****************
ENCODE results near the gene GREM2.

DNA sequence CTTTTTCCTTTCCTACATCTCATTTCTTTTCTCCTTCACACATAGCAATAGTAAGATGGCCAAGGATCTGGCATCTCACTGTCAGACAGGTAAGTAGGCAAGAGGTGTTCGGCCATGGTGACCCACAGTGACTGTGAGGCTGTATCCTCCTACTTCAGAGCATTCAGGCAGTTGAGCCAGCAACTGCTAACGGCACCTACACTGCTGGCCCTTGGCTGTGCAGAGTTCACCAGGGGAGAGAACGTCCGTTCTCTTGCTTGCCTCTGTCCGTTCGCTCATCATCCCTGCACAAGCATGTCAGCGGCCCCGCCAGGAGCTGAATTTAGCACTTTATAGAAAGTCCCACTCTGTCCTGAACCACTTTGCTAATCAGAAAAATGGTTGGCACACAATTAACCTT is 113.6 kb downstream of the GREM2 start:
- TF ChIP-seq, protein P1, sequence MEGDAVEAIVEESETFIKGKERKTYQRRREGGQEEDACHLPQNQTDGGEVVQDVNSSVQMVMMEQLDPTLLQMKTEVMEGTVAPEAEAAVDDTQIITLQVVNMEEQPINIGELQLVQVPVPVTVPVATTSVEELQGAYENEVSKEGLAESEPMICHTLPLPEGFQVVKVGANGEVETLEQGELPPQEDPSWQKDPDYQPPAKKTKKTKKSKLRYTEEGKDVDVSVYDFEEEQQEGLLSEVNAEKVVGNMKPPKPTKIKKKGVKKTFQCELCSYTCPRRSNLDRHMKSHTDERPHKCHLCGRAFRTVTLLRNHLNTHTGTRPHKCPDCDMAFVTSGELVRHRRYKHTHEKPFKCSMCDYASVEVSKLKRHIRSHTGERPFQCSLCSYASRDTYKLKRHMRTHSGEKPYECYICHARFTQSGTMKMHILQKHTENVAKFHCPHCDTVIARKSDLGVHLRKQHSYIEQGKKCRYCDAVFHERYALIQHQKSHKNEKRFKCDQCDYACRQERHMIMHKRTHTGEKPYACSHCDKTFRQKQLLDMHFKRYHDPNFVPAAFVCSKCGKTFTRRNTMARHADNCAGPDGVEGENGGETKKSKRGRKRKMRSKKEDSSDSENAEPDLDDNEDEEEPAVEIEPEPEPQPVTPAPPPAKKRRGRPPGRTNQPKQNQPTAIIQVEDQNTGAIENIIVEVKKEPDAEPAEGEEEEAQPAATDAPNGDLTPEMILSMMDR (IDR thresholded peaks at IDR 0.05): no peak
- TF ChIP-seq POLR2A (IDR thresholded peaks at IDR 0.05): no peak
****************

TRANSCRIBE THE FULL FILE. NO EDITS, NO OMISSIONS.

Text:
ENCODE results near the gene GREM2.

DNA sequence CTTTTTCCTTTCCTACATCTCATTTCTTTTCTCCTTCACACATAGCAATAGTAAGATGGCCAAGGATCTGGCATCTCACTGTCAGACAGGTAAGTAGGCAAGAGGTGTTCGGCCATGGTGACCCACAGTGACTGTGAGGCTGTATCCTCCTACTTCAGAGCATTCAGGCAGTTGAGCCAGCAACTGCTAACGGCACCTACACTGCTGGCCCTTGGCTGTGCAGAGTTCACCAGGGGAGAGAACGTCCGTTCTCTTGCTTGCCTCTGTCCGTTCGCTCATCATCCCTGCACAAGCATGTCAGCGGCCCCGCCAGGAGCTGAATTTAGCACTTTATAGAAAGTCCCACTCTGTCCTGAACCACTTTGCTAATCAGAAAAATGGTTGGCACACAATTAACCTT is 113.6 kb downstream of the GREM2 start:
- TF ChIP-seq, protein P1, sequence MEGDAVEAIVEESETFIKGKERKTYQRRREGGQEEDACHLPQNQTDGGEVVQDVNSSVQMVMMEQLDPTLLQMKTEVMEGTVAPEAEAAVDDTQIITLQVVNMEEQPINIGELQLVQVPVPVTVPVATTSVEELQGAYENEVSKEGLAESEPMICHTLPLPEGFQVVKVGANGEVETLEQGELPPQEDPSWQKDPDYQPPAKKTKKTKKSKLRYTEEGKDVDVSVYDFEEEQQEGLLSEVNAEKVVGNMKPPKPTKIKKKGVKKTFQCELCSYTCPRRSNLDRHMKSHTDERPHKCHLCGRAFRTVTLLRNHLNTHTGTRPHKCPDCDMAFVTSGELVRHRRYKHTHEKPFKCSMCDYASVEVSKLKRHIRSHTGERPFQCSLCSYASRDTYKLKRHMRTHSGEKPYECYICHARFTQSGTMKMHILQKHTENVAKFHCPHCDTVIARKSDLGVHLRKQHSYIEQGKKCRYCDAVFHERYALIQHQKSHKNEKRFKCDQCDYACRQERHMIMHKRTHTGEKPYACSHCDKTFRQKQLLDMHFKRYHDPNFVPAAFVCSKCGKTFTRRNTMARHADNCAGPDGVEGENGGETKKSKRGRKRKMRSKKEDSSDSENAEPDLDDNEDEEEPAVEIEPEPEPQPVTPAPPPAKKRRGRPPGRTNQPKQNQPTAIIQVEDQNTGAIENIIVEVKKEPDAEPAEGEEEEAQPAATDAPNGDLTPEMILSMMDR (IDR thresholded peaks at IDR 0.05): no peak
- TF ChIP-seq POLR2A (IDR thresholded peaks at IDR 0.05): no peak